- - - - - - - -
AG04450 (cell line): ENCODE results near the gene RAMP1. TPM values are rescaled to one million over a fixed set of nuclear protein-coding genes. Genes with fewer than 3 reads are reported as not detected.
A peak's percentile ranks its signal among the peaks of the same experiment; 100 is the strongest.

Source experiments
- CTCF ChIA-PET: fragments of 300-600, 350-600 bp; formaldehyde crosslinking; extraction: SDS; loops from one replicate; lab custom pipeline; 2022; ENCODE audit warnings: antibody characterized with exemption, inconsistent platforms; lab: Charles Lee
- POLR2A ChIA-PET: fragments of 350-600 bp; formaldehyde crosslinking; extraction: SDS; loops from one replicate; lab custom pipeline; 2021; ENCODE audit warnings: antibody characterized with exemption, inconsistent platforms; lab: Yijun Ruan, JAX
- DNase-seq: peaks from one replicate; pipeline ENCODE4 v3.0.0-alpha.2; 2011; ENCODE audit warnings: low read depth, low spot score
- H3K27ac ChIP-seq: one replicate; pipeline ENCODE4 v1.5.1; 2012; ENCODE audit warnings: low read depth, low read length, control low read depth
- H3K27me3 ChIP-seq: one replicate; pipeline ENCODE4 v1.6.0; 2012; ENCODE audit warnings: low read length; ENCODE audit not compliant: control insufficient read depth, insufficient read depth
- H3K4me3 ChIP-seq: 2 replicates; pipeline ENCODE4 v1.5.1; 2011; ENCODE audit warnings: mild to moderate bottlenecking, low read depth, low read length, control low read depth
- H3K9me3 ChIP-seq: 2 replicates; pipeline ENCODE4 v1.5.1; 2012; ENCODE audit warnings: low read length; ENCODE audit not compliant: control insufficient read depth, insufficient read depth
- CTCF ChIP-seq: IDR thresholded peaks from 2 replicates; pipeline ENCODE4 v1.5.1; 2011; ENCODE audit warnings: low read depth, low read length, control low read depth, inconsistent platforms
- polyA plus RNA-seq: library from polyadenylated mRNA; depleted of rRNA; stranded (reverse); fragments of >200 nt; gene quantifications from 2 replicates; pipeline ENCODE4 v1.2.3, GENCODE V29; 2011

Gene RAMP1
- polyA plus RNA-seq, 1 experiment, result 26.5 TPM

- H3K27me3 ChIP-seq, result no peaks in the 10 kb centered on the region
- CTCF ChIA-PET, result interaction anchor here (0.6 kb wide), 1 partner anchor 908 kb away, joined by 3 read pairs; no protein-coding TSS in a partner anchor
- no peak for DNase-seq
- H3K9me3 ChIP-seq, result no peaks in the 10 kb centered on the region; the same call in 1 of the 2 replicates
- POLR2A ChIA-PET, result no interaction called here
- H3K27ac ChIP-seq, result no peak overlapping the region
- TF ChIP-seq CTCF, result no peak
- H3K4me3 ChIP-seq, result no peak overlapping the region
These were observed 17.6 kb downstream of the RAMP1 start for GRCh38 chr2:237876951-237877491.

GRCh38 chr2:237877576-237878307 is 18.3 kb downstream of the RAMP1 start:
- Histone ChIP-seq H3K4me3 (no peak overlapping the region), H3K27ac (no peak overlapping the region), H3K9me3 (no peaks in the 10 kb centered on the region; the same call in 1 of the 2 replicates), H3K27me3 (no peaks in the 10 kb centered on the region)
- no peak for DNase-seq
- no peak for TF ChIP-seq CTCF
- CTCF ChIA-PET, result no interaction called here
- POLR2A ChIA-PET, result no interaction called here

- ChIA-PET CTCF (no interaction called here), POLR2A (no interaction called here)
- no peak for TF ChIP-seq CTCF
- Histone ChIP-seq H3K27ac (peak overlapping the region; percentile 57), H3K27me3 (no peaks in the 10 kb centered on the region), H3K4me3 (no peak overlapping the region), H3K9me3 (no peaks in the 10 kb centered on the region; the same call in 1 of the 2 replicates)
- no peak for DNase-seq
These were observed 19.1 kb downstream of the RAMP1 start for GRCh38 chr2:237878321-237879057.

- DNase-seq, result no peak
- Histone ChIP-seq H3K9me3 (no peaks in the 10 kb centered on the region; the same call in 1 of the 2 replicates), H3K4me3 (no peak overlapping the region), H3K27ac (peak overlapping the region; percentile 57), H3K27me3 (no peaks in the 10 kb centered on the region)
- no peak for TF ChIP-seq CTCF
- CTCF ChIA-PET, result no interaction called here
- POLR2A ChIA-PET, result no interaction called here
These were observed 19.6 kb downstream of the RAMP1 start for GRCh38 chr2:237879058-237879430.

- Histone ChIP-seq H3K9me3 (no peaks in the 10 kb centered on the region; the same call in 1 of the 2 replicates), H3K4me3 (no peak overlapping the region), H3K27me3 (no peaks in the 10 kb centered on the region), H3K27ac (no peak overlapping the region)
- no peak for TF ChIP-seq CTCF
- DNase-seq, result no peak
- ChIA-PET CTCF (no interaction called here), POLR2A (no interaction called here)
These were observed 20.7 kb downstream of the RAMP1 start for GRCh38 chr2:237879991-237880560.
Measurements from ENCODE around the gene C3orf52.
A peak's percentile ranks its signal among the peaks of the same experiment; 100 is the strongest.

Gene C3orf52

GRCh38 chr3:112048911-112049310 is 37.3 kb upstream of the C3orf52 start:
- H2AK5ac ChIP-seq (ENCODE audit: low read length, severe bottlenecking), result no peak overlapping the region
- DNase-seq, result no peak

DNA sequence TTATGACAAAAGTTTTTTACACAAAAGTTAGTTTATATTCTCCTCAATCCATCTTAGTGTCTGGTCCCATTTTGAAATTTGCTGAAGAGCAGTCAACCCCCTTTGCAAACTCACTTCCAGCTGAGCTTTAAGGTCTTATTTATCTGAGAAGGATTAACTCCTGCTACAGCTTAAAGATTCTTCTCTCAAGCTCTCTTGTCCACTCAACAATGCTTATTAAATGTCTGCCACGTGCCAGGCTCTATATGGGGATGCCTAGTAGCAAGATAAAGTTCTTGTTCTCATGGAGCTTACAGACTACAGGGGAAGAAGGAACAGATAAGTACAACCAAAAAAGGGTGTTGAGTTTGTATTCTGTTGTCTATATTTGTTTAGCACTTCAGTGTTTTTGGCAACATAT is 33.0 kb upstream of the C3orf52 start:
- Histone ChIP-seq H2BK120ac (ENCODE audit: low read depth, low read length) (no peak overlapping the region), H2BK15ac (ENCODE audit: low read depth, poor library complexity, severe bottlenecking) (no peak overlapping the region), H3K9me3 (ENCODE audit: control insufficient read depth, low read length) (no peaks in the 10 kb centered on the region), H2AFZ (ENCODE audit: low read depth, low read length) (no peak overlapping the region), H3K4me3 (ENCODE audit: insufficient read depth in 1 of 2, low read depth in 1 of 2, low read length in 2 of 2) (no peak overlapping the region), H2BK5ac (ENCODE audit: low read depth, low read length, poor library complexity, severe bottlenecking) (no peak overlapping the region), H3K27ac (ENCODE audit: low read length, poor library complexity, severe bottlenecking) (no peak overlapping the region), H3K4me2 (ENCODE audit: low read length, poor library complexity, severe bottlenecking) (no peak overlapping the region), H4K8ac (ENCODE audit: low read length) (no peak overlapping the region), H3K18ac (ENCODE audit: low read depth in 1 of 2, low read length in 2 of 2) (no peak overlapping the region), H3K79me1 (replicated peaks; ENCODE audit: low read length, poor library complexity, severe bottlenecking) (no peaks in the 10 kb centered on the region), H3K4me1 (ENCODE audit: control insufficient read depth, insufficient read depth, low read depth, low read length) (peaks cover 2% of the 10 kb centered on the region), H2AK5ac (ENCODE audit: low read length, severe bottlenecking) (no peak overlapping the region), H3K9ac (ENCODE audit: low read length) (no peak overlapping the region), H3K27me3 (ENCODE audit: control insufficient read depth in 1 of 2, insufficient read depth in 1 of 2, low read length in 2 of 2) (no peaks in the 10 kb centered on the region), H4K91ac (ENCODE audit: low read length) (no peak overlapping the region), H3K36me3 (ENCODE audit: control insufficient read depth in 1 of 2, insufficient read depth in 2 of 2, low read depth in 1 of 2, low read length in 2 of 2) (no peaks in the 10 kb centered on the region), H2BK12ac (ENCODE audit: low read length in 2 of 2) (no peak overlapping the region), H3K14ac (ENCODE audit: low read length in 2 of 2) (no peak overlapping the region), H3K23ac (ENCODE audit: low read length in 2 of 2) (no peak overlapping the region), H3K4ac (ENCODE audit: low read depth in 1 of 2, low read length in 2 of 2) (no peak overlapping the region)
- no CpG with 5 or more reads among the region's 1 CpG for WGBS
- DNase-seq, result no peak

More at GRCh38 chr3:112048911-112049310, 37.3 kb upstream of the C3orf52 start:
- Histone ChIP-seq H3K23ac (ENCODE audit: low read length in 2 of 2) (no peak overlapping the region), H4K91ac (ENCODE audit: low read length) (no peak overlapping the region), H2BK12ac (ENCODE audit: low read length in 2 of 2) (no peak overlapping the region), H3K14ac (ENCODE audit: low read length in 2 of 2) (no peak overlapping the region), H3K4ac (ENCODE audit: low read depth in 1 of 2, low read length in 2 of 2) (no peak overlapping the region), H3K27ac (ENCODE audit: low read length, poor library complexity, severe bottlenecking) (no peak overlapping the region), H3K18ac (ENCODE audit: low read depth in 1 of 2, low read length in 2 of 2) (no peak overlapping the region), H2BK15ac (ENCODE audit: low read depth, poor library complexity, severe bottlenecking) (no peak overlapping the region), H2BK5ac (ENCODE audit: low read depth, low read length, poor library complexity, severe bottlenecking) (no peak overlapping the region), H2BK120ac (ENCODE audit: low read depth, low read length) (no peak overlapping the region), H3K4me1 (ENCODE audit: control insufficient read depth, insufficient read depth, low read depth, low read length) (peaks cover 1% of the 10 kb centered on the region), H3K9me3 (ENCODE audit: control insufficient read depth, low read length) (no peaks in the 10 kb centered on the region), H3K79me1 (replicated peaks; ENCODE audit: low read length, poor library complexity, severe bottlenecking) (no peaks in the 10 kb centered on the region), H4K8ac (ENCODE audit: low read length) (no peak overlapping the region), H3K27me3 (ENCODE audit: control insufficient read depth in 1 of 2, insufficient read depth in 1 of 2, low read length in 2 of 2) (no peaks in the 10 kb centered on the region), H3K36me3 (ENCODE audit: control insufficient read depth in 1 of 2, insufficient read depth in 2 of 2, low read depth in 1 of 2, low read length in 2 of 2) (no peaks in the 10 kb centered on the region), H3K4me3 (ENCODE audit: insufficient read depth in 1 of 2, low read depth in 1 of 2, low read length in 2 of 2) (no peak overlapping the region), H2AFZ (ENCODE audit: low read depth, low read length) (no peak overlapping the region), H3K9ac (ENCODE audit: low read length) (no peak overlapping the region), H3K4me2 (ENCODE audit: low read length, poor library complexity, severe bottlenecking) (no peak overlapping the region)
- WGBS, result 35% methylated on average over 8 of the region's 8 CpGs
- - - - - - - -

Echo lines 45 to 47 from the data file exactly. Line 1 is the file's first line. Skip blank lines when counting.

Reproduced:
These were observed 20.7 kb downstream of the RAMP1 start for GRCh38 chr2:237879991-237880560.
Measurements from ENCODE around the gene C3orf52.
A peak's percentile ranks its signal among the peaks of the same experiment; 100 is the strongest.